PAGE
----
How to Grow a Brand through Reputation Marketing
Rhea Drysdale is Chief Executive Officer of Outspoken Media where she oversees the strategic vision and growth of the company, its clients, and team. As a small digital marketing agency, Outspoken Media services small, medium, and Fortune 100 clients providing SEO consulting, reputation marketing, outreach, content strategy, and full content, creative, and social implementation services. Since 2004 Rhea has grown her understanding of SEO, digital marketing, reputation, and brand development with both in-house and agency positions. In 2013, Rhea was recognized by the Albany Business Review‘s 40 Under 40 as a young business leader. Rhea speaks at national conferences as a keynote and industry expert and is often cited in media outlets covering search engine optimization and reputation marketing topics. Rhea resides in Troy, NY, with her husband and their two children.
At the beginning of her presentation, Rhea admitted that after almost a decade of doing reputation marketing that a lot of clients actually neglect their brand’s reputation.
What is a brand’s reputation? A reputation is an expectation of future behavior based on past experiences. A lot of brands may be recognized, but that doesn’t mean that we actually understand their reputation unless we’ve had direct experience with this specific brand.
Rhea also emphasized that reputation marketing is not reviews management. According to Wikipedia, reputation marketing implies going on Yelp and managing customer reviews. Doing so is definitely a part of the process of reputation marketing, but it is not solely defined by it. She believes that reputation marketing is the action or business of cultivating and promoting a positive reputation.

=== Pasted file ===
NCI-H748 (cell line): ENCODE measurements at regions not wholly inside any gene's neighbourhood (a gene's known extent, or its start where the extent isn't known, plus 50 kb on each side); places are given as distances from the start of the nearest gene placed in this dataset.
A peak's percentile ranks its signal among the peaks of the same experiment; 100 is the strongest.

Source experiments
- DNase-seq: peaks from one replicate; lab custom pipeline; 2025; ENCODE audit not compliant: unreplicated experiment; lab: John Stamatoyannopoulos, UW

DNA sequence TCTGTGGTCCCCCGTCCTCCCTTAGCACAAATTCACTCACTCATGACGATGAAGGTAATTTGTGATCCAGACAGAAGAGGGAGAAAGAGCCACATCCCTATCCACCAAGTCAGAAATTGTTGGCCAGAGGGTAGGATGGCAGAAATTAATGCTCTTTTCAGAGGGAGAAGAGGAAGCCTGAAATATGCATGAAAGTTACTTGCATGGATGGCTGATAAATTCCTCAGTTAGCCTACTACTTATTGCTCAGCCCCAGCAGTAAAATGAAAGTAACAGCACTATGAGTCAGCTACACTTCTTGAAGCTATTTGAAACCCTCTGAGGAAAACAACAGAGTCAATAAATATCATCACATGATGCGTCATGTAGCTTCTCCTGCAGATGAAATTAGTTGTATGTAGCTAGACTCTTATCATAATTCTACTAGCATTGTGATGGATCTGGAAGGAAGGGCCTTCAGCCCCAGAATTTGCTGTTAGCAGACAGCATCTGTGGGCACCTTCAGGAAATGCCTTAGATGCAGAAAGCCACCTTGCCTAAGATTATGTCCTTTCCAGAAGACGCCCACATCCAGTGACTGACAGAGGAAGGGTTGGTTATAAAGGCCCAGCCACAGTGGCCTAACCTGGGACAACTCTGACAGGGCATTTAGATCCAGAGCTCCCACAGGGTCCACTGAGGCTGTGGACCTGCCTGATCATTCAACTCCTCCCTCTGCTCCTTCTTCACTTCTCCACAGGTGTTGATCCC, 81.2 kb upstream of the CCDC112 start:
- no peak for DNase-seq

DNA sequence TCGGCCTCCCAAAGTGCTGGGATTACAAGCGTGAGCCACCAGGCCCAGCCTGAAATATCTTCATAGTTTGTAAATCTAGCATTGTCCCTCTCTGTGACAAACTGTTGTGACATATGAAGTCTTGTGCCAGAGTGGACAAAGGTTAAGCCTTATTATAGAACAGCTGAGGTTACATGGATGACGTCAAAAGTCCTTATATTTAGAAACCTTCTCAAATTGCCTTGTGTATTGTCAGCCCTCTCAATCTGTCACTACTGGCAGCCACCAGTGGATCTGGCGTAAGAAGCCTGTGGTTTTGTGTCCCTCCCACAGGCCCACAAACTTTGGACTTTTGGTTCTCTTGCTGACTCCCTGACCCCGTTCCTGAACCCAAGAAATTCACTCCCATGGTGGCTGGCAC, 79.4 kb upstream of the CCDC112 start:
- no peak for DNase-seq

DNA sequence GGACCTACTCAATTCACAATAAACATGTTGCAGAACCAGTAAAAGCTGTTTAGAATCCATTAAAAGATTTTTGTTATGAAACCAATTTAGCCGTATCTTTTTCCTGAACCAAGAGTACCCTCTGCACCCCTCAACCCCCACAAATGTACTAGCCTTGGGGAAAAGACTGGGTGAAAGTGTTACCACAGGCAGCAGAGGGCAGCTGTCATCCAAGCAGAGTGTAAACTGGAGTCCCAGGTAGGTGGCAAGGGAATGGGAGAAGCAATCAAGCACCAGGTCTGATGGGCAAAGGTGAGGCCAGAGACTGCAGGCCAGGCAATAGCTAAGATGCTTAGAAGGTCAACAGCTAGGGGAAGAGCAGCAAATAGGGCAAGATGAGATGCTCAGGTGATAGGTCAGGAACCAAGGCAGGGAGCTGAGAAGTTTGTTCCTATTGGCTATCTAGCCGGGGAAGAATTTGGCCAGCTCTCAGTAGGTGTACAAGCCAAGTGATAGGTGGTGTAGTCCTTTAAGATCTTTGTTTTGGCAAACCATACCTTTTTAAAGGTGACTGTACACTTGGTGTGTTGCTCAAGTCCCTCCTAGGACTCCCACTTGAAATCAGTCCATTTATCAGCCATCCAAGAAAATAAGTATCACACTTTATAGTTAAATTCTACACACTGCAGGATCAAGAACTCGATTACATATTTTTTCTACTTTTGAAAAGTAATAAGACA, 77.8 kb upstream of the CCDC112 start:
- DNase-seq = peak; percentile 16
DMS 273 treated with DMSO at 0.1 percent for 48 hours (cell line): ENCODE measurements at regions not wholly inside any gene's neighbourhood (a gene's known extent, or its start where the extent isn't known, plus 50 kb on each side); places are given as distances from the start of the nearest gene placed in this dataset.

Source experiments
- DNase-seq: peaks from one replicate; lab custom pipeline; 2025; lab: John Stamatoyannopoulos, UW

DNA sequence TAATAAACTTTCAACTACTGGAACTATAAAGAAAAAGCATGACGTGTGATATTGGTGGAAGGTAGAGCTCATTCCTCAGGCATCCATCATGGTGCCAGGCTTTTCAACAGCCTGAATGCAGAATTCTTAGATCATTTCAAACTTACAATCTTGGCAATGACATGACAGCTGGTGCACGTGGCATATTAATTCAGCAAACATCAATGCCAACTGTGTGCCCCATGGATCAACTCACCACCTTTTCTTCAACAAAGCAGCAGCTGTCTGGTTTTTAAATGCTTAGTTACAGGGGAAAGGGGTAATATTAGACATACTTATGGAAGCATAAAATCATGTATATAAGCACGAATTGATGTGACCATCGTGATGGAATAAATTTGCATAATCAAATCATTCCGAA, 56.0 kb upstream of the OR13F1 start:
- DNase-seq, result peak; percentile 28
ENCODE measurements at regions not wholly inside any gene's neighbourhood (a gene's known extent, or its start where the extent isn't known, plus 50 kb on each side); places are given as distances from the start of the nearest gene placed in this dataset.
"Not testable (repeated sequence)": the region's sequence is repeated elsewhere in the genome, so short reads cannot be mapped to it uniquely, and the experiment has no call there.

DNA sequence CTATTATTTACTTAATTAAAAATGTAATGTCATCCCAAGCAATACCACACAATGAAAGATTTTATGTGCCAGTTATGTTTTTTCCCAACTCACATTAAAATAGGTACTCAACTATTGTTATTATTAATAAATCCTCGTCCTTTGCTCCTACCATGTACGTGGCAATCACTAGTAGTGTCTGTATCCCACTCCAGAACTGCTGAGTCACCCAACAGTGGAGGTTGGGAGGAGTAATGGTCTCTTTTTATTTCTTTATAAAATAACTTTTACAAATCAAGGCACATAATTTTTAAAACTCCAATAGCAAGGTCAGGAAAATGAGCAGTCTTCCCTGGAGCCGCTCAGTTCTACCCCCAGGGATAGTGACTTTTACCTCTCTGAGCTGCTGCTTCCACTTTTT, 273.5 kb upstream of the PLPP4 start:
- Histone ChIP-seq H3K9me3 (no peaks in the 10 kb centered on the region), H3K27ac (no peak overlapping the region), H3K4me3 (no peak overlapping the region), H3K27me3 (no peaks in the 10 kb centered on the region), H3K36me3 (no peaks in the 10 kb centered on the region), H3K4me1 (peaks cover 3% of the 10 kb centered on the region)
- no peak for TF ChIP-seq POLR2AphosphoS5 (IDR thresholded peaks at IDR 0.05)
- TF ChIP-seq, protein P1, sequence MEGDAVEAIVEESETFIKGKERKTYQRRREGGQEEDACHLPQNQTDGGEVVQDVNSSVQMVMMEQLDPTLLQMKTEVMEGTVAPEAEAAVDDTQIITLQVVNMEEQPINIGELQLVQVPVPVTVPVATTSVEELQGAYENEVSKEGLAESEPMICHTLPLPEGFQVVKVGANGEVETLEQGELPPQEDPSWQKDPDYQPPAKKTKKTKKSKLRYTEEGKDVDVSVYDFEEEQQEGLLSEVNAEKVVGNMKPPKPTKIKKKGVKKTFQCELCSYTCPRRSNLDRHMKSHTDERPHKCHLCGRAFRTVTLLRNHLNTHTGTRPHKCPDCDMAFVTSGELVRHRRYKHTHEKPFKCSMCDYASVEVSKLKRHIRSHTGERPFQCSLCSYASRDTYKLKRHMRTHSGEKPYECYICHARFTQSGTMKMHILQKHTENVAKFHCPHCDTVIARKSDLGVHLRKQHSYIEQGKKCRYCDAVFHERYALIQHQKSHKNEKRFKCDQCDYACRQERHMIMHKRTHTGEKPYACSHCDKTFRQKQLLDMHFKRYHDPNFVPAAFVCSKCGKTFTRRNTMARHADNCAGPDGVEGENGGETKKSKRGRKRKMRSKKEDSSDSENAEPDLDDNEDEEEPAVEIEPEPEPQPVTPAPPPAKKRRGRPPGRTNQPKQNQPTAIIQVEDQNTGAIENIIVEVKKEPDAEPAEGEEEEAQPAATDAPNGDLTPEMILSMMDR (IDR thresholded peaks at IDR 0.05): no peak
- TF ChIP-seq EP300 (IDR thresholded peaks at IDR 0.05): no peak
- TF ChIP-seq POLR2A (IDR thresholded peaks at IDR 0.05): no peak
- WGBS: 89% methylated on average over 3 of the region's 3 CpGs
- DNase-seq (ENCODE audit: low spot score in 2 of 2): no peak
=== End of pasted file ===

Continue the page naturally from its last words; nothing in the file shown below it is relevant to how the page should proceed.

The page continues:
When companies have reputation management issues, they experience loss of profit, a higher employee turnover rate, and an unstable customer base. But when you have a great reputation, everything gets better.
To begin working on your reputation, focus on recall. What Rhea means here is not a recall of a product but the ability to recognize and recall information about your brand. You’ve succeeded if your message can be recalled.
Below is a brief explanation of how brand recall is different from reputation recall.
Going further, Rhea added that there are two types of reputation recall: unaided and aided. Unprompted, when discussing the most reputable companies and products in your industry, would someone recall your brand? When prompted, would someone recall specific experiences and messages that align with your desired reputation?
In terms of what you can do about your reputation marketing, Rhea recommends defining your reputation objectives and messaging. This sounds obvious, but a lot of companies out there need help with that. Make sure your mission and your objectives are clear because it all flows into your content, which is then better perceived by your audience. As a result, you’ll get more organic links, get more shares, and will improve your overall online presence. Audit your digital assets to see if they clearly feature your mission and key messages. Start with a simple self-recall.